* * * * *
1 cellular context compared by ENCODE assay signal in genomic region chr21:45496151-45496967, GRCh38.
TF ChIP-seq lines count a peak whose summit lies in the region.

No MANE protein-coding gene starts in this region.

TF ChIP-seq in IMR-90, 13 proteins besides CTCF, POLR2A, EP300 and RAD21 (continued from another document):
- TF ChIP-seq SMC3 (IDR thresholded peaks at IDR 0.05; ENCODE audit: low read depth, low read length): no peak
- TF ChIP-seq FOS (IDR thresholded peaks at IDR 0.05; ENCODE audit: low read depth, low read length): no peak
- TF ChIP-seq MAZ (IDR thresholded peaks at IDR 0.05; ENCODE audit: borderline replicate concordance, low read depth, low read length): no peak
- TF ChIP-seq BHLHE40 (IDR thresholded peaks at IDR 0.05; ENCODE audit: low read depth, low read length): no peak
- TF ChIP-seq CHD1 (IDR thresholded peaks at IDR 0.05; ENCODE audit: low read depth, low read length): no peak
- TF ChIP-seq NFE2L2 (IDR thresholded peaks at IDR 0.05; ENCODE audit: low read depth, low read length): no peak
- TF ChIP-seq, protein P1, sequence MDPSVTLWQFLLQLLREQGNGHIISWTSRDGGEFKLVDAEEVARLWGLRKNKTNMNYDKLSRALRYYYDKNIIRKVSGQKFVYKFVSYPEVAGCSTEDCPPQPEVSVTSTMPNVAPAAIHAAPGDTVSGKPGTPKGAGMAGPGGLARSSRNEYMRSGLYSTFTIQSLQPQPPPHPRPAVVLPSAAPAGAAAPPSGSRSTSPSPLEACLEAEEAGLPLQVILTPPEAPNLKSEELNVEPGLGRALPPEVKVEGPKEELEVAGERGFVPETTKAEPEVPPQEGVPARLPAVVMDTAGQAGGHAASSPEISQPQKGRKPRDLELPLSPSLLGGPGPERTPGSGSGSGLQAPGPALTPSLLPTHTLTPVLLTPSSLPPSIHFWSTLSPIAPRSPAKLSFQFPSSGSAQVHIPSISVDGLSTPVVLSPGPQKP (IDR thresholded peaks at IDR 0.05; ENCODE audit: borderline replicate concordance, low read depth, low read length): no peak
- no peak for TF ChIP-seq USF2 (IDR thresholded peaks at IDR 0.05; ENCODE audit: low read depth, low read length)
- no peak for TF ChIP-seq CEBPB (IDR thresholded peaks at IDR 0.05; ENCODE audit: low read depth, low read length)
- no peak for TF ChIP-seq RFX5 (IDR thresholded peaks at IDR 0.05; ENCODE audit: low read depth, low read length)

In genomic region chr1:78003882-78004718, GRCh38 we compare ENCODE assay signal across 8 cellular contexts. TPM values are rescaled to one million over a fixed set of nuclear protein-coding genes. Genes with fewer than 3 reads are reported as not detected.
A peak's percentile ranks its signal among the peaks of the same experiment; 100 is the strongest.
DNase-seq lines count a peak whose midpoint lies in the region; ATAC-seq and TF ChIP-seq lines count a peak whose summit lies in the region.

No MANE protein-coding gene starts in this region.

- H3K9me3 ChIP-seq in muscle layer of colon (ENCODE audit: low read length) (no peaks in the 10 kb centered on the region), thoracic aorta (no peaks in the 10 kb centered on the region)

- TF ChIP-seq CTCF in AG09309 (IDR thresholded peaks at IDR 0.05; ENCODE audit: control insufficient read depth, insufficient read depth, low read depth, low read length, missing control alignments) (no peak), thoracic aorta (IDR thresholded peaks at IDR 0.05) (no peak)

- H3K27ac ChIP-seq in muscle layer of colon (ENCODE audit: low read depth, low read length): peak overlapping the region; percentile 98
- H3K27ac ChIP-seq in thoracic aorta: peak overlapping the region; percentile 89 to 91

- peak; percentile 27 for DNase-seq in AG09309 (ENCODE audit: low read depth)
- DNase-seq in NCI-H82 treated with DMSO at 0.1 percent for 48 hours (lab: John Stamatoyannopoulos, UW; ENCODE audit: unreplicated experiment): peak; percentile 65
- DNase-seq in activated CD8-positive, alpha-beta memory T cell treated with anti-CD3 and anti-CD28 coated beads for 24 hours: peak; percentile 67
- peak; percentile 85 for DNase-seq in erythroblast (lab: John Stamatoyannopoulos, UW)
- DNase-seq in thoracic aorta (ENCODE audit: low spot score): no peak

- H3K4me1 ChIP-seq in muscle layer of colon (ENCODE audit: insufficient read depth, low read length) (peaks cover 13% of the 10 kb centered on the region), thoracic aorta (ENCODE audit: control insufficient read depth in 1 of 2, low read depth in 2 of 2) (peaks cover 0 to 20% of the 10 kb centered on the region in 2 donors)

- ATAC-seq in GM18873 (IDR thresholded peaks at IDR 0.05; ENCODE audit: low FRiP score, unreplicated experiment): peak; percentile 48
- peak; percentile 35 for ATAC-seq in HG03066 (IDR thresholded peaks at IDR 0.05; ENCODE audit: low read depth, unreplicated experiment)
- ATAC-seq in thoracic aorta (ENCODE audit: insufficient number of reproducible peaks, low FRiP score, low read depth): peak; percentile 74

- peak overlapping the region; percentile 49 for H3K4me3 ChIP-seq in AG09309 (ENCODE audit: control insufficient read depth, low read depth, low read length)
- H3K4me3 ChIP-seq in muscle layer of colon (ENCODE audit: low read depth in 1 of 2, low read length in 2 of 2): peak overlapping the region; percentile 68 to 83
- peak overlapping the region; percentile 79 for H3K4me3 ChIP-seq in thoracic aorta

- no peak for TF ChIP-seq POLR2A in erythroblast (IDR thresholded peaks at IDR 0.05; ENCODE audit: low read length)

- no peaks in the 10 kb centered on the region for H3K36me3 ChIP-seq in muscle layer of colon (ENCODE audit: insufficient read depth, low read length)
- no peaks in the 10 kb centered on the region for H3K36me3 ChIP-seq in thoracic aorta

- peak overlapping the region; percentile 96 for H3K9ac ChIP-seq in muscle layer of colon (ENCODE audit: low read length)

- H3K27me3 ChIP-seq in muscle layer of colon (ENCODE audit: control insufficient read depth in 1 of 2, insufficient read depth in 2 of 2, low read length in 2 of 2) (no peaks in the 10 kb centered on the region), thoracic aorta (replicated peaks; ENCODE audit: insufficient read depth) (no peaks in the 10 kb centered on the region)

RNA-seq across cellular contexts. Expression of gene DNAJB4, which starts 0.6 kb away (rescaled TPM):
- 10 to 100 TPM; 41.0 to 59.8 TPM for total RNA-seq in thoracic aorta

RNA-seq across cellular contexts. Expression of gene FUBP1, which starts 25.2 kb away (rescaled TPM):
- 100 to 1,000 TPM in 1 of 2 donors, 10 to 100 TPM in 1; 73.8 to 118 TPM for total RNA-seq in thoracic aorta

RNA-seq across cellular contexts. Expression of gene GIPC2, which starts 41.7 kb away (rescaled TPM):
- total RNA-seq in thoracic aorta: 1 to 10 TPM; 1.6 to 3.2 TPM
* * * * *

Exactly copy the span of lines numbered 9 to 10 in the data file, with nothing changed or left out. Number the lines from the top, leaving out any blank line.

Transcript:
- TF ChIP-seq CHD1 (IDR thresholded peaks at IDR 0.05; ENCODE audit: low read depth, low read length): no peak
- TF ChIP-seq NFE2L2 (IDR thresholded peaks at IDR 0.05; ENCODE audit: low read depth, low read length): no peak